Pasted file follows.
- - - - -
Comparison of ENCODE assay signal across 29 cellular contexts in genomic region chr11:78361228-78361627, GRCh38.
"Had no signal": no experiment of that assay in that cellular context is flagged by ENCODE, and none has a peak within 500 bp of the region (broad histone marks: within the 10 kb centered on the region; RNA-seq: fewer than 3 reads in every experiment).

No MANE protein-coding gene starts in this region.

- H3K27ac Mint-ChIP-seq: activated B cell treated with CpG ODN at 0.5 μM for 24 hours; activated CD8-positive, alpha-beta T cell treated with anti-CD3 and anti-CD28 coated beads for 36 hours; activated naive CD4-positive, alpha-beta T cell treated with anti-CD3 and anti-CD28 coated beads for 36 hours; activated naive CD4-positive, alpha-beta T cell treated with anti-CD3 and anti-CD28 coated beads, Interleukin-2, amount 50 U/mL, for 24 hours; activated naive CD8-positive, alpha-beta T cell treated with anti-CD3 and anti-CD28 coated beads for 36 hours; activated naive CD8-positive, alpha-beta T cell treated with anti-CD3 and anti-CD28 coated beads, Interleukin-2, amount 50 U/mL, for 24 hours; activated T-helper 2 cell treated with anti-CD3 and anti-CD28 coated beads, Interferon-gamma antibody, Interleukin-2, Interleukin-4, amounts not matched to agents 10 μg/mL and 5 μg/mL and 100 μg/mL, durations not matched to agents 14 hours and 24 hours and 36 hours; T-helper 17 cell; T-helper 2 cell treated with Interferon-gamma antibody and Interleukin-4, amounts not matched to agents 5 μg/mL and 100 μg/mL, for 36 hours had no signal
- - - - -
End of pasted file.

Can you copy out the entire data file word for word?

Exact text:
Comparison of ENCODE assay signal across 29 cellular contexts in genomic region chr11:78361228-78361627, GRCh38.
"Had no signal": no experiment of that assay in that cellular context is flagged by ENCODE, and none has a peak within 500 bp of the region (broad histone marks: within the 10 kb centered on the region; RNA-seq: fewer than 3 reads in every experiment).

No MANE protein-coding gene starts in this region.

- H3K27ac Mint-ChIP-seq: activated B cell treated with CpG ODN at 0.5 μM for 24 hours; activated CD8-positive, alpha-beta T cell treated with anti-CD3 and anti-CD28 coated beads for 36 hours; activated naive CD4-positive, alpha-beta T cell treated with anti-CD3 and anti-CD28 coated beads for 36 hours; activated naive CD4-positive, alpha-beta T cell treated with anti-CD3 and anti-CD28 coated beads, Interleukin-2, amount 50 U/mL, for 24 hours; activated naive CD8-positive, alpha-beta T cell treated with anti-CD3 and anti-CD28 coated beads for 36 hours; activated naive CD8-positive, alpha-beta T cell treated with anti-CD3 and anti-CD28 coated beads, Interleukin-2, amount 50 U/mL, for 24 hours; activated T-helper 2 cell treated with anti-CD3 and anti-CD28 coated beads, Interferon-gamma antibody, Interleukin-2, Interleukin-4, amounts not matched to agents 10 μg/mL and 5 μg/mL and 100 μg/mL, durations not matched to agents 14 hours and 24 hours and 36 hours; T-helper 17 cell; T-helper 2 cell treated with Interferon-gamma antibody and Interleukin-4, amounts not matched to agents 5 μg/mL and 100 μg/mL, for 36 hours had no signal